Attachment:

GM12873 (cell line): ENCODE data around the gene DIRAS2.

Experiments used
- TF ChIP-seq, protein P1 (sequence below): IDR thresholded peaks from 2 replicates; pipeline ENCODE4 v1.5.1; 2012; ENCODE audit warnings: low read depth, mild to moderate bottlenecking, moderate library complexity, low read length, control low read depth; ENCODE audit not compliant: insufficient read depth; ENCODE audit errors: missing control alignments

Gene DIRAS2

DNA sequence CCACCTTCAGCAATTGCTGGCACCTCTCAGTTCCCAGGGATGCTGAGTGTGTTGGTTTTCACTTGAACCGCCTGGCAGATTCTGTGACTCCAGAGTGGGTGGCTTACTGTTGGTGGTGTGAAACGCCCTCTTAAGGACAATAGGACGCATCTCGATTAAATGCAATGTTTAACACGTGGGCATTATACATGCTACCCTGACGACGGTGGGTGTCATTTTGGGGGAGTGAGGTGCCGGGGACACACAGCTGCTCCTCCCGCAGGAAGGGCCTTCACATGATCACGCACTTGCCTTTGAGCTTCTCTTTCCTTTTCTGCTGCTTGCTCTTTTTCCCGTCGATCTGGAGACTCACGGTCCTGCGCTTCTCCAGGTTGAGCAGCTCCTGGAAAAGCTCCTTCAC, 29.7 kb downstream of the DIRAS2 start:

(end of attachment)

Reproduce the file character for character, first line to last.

GM12873 (cell line): ENCODE data around the gene DIRAS2.

Experiments used
- TF ChIP-seq, protein P1 (sequence below): IDR thresholded peaks from 2 replicates; pipeline ENCODE4 v1.5.1; 2012; ENCODE audit warnings: low read depth, mild to moderate bottlenecking, moderate library complexity, low read length, control low read depth; ENCODE audit not compliant: insufficient read depth; ENCODE audit errors: missing control alignments

Gene DIRAS2

DNA sequence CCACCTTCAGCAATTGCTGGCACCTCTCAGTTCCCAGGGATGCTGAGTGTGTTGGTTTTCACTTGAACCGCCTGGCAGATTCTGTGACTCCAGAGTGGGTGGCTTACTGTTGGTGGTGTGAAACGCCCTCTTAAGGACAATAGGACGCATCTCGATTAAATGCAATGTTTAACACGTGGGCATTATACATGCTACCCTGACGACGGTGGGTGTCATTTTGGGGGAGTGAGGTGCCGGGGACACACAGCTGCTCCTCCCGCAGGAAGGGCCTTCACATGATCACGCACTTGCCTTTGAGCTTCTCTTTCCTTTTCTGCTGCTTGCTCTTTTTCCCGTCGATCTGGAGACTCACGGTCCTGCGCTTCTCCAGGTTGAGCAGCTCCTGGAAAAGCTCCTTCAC, 29.7 kb downstream of the DIRAS2 start: